To be fair to Hansen, she did justify it well. After the initial outpouring of criticism, she wrote a piece for the Huffington Post, explaining that since Gap’s stores and designs have undergone modernisation, she felt it was only fair the logo was updated, too. But despite her defence (or should that be 'defense'?), more than 2,000 of Gap’s Facebook fans criticised the logo, along with the 5,000 followers to a Twitter account set up solely to get rid of the new logo. There was also a ‘make your own Gap logo’ site, which went viral.
Gap’s first response to the criticism was the corporate equivalent of a middle-aged man experimenting with his teenage offspring’s latest slang term: it told fans it was going to ‘crowdsource’ a new logo, asking them to come up with their own designs. ‘Given the passionate outpouring from customers, we’ve decided to engage in the dialogue, take their feedback on board and work together as we move ahead,’ wrote Hansen in a jargon-tastic attempt to rekindle customers’ affections.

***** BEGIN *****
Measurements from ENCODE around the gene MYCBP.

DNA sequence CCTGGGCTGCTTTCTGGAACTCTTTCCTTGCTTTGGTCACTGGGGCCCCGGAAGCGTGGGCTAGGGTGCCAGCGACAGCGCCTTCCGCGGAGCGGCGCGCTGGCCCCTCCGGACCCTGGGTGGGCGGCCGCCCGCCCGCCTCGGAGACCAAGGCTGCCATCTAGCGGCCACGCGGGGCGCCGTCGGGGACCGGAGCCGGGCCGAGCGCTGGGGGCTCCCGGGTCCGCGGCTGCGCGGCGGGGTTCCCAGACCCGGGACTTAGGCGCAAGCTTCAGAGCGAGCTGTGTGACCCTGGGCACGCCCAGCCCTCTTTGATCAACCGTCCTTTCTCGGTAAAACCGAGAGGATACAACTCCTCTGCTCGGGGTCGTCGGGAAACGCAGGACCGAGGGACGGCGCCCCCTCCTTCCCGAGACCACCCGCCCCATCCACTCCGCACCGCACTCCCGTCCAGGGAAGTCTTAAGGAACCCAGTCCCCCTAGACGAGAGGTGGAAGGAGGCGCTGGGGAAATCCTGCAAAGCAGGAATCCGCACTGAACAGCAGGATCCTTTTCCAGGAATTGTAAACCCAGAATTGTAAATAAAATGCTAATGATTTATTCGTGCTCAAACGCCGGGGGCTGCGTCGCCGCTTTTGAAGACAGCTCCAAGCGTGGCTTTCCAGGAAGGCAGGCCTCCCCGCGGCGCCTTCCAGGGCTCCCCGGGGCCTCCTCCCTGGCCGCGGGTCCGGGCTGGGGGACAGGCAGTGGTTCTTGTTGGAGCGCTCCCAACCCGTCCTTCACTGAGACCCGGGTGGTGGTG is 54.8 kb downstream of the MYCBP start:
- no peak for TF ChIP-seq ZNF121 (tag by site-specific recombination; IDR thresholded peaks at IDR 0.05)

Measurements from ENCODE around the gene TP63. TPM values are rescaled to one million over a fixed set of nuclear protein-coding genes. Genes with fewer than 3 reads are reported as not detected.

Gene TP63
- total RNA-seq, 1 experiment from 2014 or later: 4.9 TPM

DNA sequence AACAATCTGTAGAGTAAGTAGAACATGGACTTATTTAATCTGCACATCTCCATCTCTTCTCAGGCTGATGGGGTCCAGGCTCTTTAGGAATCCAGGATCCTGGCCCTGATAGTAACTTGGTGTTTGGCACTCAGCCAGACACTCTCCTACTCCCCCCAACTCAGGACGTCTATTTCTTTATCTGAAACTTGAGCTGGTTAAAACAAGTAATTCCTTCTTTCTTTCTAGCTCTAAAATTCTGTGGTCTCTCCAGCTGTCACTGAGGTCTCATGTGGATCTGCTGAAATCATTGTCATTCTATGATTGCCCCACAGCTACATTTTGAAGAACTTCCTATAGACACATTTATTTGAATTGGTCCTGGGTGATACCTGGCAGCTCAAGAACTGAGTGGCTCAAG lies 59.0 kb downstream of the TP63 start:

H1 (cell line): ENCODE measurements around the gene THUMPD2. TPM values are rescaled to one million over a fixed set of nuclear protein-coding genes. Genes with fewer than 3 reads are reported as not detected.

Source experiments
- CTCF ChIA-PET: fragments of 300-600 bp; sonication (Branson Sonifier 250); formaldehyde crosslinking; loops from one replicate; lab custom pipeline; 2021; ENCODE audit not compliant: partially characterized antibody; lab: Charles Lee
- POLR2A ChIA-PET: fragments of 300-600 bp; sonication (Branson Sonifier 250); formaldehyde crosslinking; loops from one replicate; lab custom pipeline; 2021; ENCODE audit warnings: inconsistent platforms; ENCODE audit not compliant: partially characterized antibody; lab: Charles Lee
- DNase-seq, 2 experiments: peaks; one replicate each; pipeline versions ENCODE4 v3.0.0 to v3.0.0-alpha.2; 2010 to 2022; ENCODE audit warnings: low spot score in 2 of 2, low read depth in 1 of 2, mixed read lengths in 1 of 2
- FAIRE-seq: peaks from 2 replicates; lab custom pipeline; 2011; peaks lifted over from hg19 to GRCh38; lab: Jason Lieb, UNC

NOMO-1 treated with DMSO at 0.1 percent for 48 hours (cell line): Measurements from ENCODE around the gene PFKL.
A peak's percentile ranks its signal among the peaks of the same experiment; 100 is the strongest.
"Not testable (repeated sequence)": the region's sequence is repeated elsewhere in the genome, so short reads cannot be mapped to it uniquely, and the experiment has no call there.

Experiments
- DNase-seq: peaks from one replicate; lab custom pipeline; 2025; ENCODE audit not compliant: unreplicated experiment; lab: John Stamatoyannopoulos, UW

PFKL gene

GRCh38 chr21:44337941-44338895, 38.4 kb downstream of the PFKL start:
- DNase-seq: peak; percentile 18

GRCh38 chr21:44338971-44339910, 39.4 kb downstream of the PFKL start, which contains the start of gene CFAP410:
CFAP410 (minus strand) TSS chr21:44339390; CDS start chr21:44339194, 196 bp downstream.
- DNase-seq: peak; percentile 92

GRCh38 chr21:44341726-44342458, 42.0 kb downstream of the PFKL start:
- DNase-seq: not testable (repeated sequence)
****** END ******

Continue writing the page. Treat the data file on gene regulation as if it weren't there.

Sadly, though, that didn’t go down very well, either – especially with professional designers, who weren’t impressed that Gap was asking people to do for free what they sell for a living. One wrote: ‘You sell good stuff, but never in my experience has any of your employees offered me a free pair of pants because the ones I was wearing looked bad. I wouldn’t expect them to. Their job is to sell clothes – my job is to sell design.’ Hear, hear.
So, thanks to the complaints of a mere 7,000 people (not that many, on the grand scale of Gap customers) on social media, for now at least, Gap fans will have their old logo back. If only the organisers of London 2012 had been as willing to listen…